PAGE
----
Master Gardeners Extend Knowledge to Communities

MADISON — Lorre Kolb: Master Gardener Volunteers, learning about plants and making a difference in their communities. We’re visiting today with Mike Maddox, Director of Wisconsin Master Gardener Program, University of Wisconsin-Extension, and I’m Lorre Kolb. Mike, what is the Master Gardener Volunteer Program?

Mike Maddox: The Master Gardener Program is a program in which we’re training community members, interested in gardening, some of the foundational topics that any horticulturist would need to know. But, in return for this learning, we’ve asked for them to go out into their communities and help us extend that knowledge to other community members.

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Lorre Kolb: So, what is the connection between Master Gardeners and UW-Extension?

Mike Maddox: Well, the Master Gardener Program is a UW-Extension program. It has a 40-year history connected with Extension. It started with an Extension educator in Washington state, in which he trained individuals to help him answer questions, because the amount of new questions they had coming in from the developing suburbs at the time was more than what his role was able to do. It came into Wisconsin in the late 70s, early 80s, primarily to train individuals to help respond to the growing number of questions coming in from the public. But, it has evolved over that time to very active participation in the communities. They are using gardening to make some sort of difference in their communities.

Lorre Kolb: How do communities benefit from Master Gardener Volunteers?

Mike Maddox: To understand the role Master Gardeners are now playing in their communities, we also have to start with the role plants have in our communities. Research now shows there are economic, environmental, and health benefits of having plants in the places we live, work, and play. So, community gardens, urban forestry, downtown beautification projects – all this plays a role in making our communities healthy, happy places to live. Master Gardeners are now playing a lot of that role in providing that greening. They’re coming in and are the forces to do that school community garden or taking charge in making your city like a tree city USA and all the benefits that come with an urban forest. They also have that traditional role of helping respond to the questions that come in, helping people make informed, educated decisions – making the right plant for the right place kind of choices. So, hopefully reducing the number of invasive species we’re introducing to the environment. They’re having conversations with people on how many trees to put in, or where to plant them, or how to plant them correctly so you get the long term environmental benefits.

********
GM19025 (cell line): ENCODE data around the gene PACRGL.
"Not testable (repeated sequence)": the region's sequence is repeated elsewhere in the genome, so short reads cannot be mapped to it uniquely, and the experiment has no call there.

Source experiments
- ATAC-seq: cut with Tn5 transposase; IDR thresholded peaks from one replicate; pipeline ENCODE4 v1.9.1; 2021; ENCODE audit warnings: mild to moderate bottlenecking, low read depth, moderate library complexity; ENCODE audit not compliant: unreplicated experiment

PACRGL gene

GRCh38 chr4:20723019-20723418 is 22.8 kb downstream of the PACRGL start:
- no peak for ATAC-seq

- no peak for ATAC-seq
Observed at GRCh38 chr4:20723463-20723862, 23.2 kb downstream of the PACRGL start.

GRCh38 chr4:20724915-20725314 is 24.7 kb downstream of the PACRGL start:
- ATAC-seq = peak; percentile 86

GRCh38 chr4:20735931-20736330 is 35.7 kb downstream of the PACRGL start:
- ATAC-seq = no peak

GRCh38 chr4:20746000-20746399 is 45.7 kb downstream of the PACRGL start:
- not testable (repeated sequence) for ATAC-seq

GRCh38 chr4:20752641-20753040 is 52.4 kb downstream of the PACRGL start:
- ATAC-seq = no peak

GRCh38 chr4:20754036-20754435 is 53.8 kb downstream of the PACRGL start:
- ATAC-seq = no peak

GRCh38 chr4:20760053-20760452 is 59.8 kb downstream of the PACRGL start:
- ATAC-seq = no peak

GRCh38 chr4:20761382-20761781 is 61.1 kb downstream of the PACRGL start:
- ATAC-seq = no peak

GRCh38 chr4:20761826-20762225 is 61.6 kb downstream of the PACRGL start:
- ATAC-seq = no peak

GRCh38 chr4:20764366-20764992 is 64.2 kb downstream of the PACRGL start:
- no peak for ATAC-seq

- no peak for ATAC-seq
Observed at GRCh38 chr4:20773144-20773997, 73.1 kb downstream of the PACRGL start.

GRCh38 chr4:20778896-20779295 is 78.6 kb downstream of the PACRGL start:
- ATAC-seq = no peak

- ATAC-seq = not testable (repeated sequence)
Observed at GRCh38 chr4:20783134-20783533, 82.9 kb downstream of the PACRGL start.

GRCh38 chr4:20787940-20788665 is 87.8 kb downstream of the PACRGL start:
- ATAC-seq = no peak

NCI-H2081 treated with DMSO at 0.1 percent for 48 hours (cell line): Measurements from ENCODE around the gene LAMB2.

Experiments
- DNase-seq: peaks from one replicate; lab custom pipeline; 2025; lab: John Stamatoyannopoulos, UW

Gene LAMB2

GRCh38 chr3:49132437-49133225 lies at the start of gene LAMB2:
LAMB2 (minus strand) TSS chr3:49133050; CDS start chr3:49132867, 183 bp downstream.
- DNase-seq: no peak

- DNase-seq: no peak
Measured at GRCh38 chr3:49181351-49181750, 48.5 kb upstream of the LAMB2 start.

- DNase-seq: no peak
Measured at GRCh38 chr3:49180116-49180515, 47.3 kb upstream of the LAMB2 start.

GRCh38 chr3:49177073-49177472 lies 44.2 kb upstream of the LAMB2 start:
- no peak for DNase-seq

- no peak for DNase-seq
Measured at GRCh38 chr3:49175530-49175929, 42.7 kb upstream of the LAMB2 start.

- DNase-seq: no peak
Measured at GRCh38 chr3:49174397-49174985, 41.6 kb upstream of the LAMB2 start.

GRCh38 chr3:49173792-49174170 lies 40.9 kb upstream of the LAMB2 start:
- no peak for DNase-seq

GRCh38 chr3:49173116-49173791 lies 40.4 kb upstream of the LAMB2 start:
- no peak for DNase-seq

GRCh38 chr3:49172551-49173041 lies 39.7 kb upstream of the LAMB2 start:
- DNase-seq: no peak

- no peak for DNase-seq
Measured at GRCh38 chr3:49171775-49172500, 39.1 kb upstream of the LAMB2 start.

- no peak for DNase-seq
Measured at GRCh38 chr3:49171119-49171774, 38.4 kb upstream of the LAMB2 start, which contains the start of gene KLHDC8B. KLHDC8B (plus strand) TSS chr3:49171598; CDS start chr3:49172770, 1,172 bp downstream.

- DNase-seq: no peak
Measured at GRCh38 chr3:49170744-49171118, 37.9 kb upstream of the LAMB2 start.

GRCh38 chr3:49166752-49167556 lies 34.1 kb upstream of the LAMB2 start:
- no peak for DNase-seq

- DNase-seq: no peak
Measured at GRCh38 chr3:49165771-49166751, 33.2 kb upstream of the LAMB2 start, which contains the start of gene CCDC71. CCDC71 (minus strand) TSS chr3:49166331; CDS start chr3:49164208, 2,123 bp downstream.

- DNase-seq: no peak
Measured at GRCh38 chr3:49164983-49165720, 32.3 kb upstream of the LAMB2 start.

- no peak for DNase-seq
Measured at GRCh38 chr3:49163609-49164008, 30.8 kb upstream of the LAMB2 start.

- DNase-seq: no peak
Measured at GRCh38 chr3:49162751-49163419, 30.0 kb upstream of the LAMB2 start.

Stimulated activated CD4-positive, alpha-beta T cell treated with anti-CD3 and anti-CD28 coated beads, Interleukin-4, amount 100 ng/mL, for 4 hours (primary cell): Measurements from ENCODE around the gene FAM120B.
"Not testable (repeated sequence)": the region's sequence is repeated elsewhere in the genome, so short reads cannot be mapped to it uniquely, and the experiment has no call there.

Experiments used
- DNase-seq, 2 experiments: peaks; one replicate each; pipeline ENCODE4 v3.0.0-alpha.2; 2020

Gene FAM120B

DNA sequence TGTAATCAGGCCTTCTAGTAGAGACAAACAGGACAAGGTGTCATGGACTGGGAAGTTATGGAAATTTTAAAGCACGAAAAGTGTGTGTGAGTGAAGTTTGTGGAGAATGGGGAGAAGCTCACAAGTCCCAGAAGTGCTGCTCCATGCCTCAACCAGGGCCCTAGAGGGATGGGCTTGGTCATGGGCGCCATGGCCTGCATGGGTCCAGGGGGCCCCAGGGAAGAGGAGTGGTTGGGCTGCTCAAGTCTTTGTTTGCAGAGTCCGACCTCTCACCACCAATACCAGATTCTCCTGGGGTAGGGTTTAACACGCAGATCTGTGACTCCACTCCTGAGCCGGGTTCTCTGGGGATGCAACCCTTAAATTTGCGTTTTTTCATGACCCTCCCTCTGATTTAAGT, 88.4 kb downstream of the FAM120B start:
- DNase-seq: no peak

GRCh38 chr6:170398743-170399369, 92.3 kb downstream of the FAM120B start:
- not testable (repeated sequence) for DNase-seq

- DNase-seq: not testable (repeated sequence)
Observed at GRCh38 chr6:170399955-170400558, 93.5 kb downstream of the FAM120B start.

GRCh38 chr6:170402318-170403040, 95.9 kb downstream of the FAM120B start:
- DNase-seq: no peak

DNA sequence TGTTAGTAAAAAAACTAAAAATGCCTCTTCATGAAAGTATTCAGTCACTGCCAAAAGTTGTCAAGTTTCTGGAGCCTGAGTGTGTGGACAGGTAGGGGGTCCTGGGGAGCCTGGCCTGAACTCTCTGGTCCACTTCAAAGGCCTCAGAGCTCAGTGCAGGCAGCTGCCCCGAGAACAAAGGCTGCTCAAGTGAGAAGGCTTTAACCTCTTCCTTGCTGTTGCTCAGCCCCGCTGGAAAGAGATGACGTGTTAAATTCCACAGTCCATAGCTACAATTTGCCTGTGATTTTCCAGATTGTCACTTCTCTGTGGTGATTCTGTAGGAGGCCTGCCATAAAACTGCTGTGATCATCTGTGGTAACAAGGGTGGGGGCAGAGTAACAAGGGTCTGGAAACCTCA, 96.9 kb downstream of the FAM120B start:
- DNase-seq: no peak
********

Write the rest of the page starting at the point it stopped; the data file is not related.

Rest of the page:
Lorre Kolb: If someone wants to become a Master Gardener Volunteer, what should they do?

Mike Maddox: You should start by visiting your local county UW-Extension office. Training consists of about 36 hours and as part of that you are expected to return a minimum of 24 hours of volunteer service in your community on select projects.

Lorre Kolb: We’ve been visiting today with Mike Maddox, Director of Wisconsin Master Gardener Program, University of Wisconsin-Extension, and I’m Lorre Kolb.

— Mike Maddox, Director of Wisconsin, Master Gardener Program and Lorre Kolb, UW-Extensio

Source:  Morning Ag Clips, June 19, 2017

Combined Town Hall Meeting via Twitter

WASHINGTON, July 6, 2016 /PRNewswire-USNewswire/ — Extension specialists and Master Gardeners from the Ohio State University College of Food, Agricultural, and Environmental Sciences Extension and the University of Wisconsin-Extension will partner with Agriculture is America (AgIsAmerica), a national communications initiative aimed at highlighting the nation’s land-grant institutions, to host a Twitter Town Hall on July 8 at 2 PM ET.